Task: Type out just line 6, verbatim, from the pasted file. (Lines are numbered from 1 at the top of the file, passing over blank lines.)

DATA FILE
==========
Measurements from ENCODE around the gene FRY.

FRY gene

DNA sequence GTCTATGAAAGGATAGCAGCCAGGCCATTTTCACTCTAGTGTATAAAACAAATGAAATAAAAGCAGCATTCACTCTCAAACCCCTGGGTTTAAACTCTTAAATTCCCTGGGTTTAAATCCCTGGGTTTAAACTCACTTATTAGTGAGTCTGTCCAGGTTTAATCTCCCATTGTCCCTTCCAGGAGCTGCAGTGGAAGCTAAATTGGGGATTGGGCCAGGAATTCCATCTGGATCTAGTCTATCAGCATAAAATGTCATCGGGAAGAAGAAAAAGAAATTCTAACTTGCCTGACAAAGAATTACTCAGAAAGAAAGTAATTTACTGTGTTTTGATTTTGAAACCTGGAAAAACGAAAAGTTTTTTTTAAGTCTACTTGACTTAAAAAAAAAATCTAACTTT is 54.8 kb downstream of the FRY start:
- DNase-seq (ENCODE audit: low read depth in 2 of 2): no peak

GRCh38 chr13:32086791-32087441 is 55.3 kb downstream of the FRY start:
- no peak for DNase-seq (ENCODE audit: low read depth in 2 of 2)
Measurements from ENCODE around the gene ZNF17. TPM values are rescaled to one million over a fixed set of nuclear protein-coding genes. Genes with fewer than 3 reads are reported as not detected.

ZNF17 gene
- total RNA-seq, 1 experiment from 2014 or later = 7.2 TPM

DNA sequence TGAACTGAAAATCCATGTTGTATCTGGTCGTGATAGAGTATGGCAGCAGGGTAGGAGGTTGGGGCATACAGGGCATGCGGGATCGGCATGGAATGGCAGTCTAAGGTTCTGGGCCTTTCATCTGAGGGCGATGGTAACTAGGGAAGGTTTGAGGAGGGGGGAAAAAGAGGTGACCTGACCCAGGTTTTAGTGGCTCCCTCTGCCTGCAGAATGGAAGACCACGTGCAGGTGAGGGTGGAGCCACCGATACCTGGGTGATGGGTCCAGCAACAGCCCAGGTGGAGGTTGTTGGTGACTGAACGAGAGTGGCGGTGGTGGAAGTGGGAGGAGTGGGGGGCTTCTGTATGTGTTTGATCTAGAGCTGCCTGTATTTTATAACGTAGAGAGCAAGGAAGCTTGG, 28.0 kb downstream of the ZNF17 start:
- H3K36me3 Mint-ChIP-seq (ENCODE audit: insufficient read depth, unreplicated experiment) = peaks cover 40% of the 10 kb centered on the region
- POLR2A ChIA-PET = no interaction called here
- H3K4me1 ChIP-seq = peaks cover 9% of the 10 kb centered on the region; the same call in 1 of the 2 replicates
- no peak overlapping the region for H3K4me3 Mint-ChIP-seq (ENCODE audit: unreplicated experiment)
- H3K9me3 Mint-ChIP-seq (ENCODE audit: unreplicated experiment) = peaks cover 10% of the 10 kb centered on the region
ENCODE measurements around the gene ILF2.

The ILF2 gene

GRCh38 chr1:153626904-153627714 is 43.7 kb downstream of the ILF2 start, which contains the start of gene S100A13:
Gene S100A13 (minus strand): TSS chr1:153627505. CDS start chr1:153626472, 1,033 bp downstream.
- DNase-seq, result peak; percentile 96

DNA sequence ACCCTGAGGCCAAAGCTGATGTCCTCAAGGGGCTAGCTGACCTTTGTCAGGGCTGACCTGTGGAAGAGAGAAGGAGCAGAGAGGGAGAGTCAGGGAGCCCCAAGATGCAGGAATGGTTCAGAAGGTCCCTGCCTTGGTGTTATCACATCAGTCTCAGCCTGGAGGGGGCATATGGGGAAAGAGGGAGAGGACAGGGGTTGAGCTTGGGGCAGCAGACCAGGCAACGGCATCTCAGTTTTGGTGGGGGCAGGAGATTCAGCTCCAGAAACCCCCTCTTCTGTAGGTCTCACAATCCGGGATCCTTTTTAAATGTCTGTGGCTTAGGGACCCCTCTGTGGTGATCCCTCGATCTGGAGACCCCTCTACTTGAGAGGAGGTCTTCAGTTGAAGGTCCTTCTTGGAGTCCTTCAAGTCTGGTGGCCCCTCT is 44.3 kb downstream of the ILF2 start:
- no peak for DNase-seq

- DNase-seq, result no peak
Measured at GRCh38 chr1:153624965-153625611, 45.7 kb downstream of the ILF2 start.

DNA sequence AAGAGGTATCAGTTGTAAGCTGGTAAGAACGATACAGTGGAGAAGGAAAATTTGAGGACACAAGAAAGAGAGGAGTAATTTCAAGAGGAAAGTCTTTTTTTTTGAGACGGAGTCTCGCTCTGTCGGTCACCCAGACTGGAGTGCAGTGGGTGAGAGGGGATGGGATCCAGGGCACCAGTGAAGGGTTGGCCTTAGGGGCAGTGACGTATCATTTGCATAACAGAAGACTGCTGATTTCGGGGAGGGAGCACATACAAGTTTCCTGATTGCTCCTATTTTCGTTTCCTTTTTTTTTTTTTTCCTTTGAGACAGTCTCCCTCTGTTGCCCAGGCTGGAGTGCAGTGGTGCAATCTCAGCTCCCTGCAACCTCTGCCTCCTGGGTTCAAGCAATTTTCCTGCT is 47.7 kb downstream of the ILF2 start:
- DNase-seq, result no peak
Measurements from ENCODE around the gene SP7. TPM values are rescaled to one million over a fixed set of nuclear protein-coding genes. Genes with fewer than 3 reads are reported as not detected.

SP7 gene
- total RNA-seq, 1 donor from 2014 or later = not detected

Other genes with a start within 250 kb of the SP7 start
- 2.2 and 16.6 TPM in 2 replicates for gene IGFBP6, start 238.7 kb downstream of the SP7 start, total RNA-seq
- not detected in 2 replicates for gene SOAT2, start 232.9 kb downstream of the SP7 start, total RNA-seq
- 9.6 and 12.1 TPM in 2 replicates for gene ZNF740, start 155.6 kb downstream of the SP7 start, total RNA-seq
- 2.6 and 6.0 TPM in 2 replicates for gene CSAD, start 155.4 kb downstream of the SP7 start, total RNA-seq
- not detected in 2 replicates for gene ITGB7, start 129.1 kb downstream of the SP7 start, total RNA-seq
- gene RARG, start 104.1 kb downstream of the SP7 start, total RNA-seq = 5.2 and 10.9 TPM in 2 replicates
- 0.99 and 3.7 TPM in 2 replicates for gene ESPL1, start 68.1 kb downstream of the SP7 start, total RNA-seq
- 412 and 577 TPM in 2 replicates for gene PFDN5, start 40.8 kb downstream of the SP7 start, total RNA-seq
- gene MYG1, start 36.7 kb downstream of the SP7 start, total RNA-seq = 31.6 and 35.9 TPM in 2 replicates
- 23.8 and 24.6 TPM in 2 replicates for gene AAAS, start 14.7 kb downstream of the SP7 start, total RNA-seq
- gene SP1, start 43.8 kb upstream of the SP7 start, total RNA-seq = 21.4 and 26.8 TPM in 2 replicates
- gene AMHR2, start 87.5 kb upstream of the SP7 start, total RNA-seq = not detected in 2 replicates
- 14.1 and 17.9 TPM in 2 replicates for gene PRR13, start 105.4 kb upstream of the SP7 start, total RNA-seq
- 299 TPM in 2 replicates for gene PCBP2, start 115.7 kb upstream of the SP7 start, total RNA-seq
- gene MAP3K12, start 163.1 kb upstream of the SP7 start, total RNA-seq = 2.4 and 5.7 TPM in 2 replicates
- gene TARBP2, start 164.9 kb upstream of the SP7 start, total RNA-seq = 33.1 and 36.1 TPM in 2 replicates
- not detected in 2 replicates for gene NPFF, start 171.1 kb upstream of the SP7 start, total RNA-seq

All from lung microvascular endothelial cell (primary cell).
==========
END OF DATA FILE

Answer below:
- no peak for DNase-seq (ENCODE audit: low read depth in 2 of 2)